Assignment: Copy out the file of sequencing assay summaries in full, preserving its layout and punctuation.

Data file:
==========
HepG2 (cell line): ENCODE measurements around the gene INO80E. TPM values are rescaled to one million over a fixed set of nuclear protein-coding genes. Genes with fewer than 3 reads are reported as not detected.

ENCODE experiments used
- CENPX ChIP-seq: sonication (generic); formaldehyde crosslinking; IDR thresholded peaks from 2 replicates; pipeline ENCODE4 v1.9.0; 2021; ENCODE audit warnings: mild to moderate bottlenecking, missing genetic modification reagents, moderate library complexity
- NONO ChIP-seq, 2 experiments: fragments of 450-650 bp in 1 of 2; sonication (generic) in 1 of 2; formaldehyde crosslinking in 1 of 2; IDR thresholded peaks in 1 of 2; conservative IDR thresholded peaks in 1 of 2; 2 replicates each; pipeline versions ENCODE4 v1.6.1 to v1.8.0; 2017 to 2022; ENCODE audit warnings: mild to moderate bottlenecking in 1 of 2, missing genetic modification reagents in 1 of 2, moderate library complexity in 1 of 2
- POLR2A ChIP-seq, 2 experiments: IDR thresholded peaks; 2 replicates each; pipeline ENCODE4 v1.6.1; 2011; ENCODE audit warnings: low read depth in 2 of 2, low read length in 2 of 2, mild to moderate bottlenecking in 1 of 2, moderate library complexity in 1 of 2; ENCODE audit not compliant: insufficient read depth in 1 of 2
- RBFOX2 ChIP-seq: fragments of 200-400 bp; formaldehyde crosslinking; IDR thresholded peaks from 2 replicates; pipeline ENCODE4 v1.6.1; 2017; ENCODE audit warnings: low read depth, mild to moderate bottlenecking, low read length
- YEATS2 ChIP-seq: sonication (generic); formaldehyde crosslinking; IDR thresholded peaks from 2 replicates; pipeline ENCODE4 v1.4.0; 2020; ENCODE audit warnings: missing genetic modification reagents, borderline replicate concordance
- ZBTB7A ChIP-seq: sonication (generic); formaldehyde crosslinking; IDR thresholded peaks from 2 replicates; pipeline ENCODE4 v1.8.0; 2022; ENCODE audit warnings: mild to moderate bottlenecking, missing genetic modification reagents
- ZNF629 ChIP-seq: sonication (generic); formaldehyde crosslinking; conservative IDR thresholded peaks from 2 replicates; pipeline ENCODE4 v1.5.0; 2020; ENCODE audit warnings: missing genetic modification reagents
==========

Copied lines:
HepG2 (cell line): ENCODE measurements around the gene INO80E. TPM values are rescaled to one million over a fixed set of nuclear protein-coding genes. Genes with fewer than 3 reads are reported as not detected.

ENCODE experiments used
- CENPX ChIP-seq: sonication (generic); formaldehyde crosslinking; IDR thresholded peaks from 2 replicates; pipeline ENCODE4 v1.9.0; 2021; ENCODE audit warnings: mild to moderate bottlenecking, missing genetic modification reagents, moderate library complexity
- NONO ChIP-seq, 2 experiments: fragments of 450-650 bp in 1 of 2; sonication (generic) in 1 of 2; formaldehyde crosslinking in 1 of 2; IDR thresholded peaks in 1 of 2; conservative IDR thresholded peaks in 1 of 2; 2 replicates each; pipeline versions ENCODE4 v1.6.1 to v1.8.0; 2017 to 2022; ENCODE audit warnings: mild to moderate bottlenecking in 1 of 2, missing genetic modification reagents in 1 of 2, moderate library complexity in 1 of 2
- POLR2A ChIP-seq, 2 experiments: IDR thresholded peaks; 2 replicates each; pipeline ENCODE4 v1.6.1; 2011; ENCODE audit warnings: low read depth in 2 of 2, low read length in 2 of 2, mild to moderate bottlenecking in 1 of 2, moderate library complexity in 1 of 2; ENCODE audit not compliant: insufficient read depth in 1 of 2
- RBFOX2 ChIP-seq: fragments of 200-400 bp; formaldehyde crosslinking; IDR thresholded peaks from 2 replicates; pipeline ENCODE4 v1.6.1; 2017; ENCODE audit warnings: low read depth, mild to moderate bottlenecking, low read length
- YEATS2 ChIP-seq: sonication (generic); formaldehyde crosslinking; IDR thresholded peaks from 2 replicates; pipeline ENCODE4 v1.4.0; 2020; ENCODE audit warnings: missing genetic modification reagents, borderline replicate concordance
- ZBTB7A ChIP-seq: sonication (generic); formaldehyde crosslinking; IDR thresholded peaks from 2 replicates; pipeline ENCODE4 v1.8.0; 2022; ENCODE audit warnings: mild to moderate bottlenecking, missing genetic modification reagents
- ZNF629 ChIP-seq: sonication (generic); formaldehyde crosslinking; conservative IDR thresholded peaks from 2 replicates; pipeline ENCODE4 v1.5.0; 2020; ENCODE audit warnings: missing genetic modification reagents